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Data Science Challenges in Travel – Skyscanner

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When and where can you get the best price for your travel plans? And, why are there different flight prices? Why is creating a meta-search engine for flights one of the hardest problems? In the peak of the travelling summer frenzy, we tried to find an answer to these questions together with two software engineers from the Sofia office of Skyscanner. The office of the search site that serves over 40 million unique visitors every month opened in October 2014 and is growing quickly. Our speakers were their Principal Software Engineer  Plamen Aleksandrov and Konstantin Halachev, PhD.

Konstantin Halachev graduated the Sofia University, before moving to the Max Planck Institute for Informatics in Germany to do a PhD in bioinformatics. He then briefly worked on personalization in e-commerce, before accepting the challenge to play with Skyscanner’s data in their newest office in Sofia.

Plamen Aleksandrov also graduated from Sofia University, and specialised in Meta-search Heuristics for Discrete Optimization in JKU Linz, Austria. He later worked on a flight search engine and discovered the nitty-gritty specifics and complexities of the Airline Distribution Industry, before joining Skyscanner in Sofia.

In the room packed with audience in Betahaus, including a group of guest students from the University of Warwick, Konstantin and Plamen first focused on what makes flight search complex. A typical flight meta-search engine such as Skyscanner sends the user query to the websites of airlines and online travel agencies (OTAs). The results are aggregated into a single list and ranked based on the preferences of the user, e.g. the price. The challenge of the problem comes from its sheer dimensionality. For example, there are 10,000 possible ways to fly from San Francisco to Boston. If we constrain our example and search only for an American Airlines round trip flight changing in Chicago and Dallas, there are 25.4 million valid ticket prices, out of billions of combinations. And this is just for a particular airline and route, out of a much larger search space – there are 100,000 flights per day, and 15 million queries per second.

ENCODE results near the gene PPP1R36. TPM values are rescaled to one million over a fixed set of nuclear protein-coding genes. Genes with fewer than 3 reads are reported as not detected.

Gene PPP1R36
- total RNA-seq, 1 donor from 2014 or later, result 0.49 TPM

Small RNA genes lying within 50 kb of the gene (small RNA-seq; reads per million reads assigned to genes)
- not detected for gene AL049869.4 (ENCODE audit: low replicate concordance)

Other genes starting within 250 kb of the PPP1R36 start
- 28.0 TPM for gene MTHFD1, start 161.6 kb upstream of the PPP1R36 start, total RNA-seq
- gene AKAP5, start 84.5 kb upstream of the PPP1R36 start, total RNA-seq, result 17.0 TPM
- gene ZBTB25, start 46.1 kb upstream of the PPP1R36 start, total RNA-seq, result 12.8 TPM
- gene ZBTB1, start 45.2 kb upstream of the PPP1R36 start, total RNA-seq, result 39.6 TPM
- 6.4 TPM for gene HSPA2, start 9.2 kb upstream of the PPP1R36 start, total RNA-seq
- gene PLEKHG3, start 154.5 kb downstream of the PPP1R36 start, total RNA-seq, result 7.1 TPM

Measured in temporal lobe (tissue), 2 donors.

Our speakers revealed that one of the reasons why there are so many options is called variable pricing – the prices change according to demand and seat availability and the airlines offer a portfolio of prices for the same flight. For example, cheap fares may require round trip travel, prohibit non-stop flights and ticket refunds. That’s why it’s almost certain that your flight neighbour paid a different price.

After this introduction, Konstantin and Plamen delved into details about their search engine, Skyscanner. It gets 120 million visits per month and serves 13 million searches per day, and as you can imagine, these numbers result in some really big data – 200 GB zipped data per day (80 TB per year). What makes Skyscanner unique among the popular search engines are two features. First, the destination is flexible – you can get a list of possible destinations from a certain airport. Not only is the destination flexible, but also the departure and return dates.

After that, our speakers presented a few intriguing applications one can do with the data gathered. First, you can see how the price on a certain direct one-way route (say London to Madrid) changes over time – it tends to be more expensive the closer the flight date gets. You can compare that dynamics across airlines, and across days of the week (a flight on Wednesday is cheaper than a flight on Friday). One can also factor in the month of the travel, or combine any of these factors to research the price dynamics further.

Second, airlines may use the data to track their sales, compare them to the competitors and get an idea what routes are searched for the most. And if you play with the data, you can also find the hottest destinations from each airport. For example, the most popular destination from Munich is Bangkok in the winter, July and August. In the spring, June and the autumn, however, London becomes more attractive for Munich travellers. Another application of the data is to create a “deal navigator” that based on a range of dates, a maximum price preference and the planned length of stay may suggest the best destinations for you.

Finally, Konstantin and Plamen demonstrated how the demand for trips to Greece was influenced by yet another debt crisis. In short, it plunged throughout Europe, except in Denmark. Curiously, in 2014 Danish were not so interested to travel to Greece, unlike British, Italians, Austrians, Latvians and Bulgarians.

Take a look at the presentation if you want to learn more.
Ten lucky guests from the audience won a portable battery chargers for mobile phones from Skyscanner. The lecture was followed by networking over a bottle of beer generously provided by Skyscanner as well. Don’t miss our great upcoming events and projects – stay tuned by visiting our website, following our Facebook page, LinkedIn page or following our twitter account.

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